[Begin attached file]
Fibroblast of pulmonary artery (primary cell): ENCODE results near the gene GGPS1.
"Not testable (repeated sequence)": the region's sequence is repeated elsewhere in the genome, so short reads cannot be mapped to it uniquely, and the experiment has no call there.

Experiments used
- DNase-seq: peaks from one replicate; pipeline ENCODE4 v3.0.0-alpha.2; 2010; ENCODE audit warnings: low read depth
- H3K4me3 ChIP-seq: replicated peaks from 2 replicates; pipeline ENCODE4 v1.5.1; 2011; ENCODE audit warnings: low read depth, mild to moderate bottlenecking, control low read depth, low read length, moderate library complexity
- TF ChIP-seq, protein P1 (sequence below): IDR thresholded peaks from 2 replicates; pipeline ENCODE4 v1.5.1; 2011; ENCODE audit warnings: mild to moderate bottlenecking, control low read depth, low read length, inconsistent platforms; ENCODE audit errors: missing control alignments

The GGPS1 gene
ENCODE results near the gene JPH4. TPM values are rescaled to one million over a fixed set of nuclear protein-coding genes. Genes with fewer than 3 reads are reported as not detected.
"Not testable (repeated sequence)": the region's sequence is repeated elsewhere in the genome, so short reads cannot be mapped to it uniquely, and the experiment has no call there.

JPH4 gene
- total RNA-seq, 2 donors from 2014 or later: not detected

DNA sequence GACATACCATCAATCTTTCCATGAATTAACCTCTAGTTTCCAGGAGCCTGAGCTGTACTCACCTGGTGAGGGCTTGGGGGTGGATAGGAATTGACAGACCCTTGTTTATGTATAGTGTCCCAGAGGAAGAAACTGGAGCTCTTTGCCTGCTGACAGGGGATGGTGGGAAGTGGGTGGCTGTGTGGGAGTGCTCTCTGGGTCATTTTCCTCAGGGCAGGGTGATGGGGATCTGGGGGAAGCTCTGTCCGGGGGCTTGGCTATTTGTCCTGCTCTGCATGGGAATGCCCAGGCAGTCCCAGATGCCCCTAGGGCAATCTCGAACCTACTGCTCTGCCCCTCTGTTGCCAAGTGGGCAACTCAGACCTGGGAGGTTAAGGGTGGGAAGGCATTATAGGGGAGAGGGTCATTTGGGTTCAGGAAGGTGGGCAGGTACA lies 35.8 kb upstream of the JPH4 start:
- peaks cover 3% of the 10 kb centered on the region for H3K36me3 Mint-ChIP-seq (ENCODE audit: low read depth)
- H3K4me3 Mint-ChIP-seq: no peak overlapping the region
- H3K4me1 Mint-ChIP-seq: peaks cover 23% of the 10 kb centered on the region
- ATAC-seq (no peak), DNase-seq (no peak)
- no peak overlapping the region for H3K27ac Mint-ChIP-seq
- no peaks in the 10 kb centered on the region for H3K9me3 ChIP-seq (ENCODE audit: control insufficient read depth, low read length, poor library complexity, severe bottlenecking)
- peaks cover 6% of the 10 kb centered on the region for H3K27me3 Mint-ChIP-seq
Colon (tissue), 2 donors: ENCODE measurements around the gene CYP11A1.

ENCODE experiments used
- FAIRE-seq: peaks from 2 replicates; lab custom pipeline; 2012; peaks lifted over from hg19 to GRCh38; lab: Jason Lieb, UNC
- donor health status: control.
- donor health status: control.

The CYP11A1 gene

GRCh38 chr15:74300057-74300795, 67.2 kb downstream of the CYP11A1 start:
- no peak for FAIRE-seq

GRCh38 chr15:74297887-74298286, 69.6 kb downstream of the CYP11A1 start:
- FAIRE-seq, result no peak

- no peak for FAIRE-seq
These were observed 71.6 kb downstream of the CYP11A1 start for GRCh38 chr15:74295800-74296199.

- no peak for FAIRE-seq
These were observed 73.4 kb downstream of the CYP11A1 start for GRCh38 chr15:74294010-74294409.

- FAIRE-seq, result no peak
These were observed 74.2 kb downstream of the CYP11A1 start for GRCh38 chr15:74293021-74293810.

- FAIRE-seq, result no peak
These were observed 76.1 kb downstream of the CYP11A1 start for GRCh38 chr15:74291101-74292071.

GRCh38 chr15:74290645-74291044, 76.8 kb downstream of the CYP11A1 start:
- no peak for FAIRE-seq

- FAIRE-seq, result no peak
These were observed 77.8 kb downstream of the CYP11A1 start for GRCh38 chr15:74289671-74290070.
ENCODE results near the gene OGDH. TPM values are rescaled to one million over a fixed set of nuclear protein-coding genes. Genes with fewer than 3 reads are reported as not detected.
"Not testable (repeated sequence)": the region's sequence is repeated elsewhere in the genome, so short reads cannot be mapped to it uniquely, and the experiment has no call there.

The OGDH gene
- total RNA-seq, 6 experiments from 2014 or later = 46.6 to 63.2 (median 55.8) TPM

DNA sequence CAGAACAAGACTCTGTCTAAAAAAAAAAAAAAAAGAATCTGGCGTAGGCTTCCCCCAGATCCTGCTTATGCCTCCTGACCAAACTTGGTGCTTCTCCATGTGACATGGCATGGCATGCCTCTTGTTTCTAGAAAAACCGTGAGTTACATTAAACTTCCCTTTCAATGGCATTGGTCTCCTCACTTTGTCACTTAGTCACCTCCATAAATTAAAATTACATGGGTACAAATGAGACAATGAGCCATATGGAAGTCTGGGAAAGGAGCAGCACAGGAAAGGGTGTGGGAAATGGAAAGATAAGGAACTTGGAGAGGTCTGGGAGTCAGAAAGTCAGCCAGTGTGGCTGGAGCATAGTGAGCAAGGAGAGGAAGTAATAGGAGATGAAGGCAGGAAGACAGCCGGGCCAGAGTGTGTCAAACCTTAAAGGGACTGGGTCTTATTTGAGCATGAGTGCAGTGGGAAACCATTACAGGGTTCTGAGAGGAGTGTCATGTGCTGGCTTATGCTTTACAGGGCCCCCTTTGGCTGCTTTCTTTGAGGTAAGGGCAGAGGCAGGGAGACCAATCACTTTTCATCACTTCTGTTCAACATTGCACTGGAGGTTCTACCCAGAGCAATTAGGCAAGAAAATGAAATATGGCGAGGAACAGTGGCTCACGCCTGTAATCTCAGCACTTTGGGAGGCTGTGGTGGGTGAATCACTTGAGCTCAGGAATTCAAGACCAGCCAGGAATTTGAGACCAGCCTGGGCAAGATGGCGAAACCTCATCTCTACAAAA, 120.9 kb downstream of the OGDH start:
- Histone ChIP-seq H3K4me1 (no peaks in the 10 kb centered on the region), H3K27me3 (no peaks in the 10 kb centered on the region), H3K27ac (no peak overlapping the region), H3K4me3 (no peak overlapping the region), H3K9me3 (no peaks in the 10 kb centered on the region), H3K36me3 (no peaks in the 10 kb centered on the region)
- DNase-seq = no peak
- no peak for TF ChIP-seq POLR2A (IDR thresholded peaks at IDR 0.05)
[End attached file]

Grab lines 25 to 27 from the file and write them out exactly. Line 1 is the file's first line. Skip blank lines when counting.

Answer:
The CYP11A1 gene

GRCh38 chr15:74300057-74300795, 67.2 kb downstream of the CYP11A1 start:
- no peak for FAIRE-seq